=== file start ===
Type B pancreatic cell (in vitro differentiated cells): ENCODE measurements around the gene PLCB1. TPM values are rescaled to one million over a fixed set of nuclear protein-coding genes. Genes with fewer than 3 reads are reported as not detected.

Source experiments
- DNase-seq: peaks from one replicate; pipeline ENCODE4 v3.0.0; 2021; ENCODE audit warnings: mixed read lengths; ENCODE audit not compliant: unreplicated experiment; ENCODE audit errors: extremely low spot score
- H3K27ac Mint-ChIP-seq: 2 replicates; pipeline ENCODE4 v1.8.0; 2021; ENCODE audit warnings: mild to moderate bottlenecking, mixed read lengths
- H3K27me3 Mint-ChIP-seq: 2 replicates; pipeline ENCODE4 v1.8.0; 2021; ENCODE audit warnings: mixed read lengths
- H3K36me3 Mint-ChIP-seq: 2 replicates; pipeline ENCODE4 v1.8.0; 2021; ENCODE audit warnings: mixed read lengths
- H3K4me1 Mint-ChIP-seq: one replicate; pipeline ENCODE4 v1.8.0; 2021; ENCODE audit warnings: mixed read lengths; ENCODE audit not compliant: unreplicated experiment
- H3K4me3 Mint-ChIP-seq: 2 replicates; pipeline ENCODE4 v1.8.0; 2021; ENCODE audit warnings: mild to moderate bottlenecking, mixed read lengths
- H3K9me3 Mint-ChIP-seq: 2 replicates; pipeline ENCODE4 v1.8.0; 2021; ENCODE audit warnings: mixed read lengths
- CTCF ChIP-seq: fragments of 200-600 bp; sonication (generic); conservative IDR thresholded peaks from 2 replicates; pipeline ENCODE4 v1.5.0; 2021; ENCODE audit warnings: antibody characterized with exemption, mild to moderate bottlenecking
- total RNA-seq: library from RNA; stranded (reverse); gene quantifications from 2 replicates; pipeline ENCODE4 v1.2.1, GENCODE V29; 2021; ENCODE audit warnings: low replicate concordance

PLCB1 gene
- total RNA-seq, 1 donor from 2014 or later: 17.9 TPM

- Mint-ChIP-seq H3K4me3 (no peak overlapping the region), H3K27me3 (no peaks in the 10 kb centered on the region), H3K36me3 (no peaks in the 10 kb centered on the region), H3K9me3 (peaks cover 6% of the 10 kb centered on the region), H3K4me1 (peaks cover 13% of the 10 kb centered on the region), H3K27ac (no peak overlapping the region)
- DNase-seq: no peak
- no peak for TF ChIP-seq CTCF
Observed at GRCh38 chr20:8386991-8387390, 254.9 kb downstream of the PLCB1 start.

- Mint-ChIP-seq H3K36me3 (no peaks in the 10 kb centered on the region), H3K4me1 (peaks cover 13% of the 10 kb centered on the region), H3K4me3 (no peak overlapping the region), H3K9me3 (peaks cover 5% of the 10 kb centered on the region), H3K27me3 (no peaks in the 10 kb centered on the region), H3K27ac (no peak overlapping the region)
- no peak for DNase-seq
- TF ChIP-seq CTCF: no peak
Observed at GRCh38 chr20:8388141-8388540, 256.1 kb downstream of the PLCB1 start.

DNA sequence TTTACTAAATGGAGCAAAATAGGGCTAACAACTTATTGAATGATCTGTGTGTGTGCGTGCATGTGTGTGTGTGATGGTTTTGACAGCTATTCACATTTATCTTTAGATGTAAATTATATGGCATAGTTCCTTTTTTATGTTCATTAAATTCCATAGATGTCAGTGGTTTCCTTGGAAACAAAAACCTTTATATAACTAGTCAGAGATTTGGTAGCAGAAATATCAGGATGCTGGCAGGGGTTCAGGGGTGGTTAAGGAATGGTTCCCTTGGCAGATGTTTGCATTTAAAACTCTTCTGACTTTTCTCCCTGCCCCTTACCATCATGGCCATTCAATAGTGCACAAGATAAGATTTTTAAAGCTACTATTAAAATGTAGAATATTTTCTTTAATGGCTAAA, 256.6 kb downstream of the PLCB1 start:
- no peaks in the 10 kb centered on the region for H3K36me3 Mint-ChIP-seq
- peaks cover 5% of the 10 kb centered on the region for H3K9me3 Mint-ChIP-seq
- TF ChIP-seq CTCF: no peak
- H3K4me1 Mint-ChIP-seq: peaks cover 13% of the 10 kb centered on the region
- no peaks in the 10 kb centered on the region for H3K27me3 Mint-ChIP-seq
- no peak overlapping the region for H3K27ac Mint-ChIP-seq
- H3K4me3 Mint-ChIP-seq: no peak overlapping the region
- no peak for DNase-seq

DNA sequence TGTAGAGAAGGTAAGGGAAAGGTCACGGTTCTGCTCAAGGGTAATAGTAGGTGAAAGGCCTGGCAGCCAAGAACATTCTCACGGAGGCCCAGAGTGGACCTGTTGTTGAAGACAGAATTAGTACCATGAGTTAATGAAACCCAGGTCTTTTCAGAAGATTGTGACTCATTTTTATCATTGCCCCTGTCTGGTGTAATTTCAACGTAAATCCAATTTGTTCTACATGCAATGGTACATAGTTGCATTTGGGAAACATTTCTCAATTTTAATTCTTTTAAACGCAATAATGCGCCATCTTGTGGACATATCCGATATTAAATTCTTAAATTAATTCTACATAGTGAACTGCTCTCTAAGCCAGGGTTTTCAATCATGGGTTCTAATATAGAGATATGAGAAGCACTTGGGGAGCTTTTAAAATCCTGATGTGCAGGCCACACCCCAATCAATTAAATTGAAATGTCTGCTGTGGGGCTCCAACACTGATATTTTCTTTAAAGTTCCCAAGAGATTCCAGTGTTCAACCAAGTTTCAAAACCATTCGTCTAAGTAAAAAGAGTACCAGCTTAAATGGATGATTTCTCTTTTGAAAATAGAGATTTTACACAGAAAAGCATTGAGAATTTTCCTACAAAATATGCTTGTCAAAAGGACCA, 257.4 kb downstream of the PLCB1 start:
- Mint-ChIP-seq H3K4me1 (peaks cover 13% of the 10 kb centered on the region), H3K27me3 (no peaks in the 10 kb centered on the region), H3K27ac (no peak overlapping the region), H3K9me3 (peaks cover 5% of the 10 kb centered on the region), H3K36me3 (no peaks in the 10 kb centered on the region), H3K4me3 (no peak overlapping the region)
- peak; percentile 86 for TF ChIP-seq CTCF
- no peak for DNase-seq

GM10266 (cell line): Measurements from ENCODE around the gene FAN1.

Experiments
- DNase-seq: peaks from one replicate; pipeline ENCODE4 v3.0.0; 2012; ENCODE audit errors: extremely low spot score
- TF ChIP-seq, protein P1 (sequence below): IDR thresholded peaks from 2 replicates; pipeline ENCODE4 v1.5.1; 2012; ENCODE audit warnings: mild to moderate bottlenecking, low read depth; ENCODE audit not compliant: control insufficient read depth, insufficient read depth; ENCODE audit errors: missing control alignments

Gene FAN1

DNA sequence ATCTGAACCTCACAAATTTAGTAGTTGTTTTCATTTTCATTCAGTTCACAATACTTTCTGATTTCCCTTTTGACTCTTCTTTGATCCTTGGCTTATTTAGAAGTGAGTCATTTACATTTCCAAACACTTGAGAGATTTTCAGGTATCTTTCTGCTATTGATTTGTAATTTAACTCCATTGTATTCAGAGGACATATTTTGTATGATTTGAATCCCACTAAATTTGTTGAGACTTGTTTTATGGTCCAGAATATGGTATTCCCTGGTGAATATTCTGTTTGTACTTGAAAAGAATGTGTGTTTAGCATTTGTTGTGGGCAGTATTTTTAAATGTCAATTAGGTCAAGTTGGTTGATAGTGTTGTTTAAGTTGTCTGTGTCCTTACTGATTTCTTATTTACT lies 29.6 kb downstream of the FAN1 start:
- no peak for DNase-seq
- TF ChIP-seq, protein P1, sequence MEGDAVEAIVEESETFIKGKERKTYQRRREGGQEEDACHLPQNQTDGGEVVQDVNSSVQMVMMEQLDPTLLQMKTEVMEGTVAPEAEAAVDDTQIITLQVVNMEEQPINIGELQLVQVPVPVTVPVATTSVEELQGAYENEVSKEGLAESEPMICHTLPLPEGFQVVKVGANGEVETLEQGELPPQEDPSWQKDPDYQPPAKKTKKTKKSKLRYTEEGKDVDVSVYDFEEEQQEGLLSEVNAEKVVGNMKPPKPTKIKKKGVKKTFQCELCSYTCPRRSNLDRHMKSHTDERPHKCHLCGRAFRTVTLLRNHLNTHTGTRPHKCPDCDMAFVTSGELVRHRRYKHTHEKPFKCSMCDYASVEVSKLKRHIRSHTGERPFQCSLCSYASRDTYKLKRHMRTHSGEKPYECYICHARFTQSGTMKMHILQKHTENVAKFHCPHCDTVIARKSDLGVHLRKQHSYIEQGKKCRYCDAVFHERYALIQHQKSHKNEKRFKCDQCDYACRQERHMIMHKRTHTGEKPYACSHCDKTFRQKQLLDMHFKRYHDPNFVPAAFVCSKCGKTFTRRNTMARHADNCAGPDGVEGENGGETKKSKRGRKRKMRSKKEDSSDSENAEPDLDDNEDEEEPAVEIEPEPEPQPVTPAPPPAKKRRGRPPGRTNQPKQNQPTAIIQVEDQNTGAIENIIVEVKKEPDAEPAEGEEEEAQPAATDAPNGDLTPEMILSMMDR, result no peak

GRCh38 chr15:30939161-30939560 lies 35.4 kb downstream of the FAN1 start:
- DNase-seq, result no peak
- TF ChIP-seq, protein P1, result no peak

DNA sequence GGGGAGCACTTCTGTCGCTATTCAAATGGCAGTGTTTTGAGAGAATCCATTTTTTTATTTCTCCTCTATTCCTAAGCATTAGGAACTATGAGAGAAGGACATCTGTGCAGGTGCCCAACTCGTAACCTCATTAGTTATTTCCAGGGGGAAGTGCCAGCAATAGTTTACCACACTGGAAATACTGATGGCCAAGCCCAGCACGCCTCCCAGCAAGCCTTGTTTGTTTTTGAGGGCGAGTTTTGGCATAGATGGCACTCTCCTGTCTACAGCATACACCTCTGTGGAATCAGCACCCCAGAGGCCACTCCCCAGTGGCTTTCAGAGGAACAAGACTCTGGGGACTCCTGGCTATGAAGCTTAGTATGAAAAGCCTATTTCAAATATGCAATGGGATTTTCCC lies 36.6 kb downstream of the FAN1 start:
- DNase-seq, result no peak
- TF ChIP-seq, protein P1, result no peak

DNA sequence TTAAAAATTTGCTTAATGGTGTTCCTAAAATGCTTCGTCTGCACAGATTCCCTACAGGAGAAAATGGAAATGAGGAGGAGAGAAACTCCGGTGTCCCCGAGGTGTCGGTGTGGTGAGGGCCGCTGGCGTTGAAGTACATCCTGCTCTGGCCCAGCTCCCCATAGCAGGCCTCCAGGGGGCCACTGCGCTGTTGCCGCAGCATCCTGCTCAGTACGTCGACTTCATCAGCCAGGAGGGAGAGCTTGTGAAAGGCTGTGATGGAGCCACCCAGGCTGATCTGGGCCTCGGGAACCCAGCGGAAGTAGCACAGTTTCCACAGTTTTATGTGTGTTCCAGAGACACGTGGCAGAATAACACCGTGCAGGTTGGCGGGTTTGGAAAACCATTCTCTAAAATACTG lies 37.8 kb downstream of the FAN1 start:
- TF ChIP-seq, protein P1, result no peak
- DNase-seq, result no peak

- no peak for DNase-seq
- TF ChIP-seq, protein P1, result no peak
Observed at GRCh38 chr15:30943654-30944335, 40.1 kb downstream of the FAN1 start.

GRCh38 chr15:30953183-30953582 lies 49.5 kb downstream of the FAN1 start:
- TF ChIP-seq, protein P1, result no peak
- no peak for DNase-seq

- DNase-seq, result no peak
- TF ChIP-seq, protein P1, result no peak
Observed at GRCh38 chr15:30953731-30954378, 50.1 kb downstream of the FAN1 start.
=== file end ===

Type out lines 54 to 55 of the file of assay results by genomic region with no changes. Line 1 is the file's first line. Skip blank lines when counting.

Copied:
Observed at GRCh38 chr15:30943654-30944335, 40.1 kb downstream of the FAN1 start.

GRCh38 chr15:30953183-30953582 lies 49.5 kb downstream of the FAN1 start: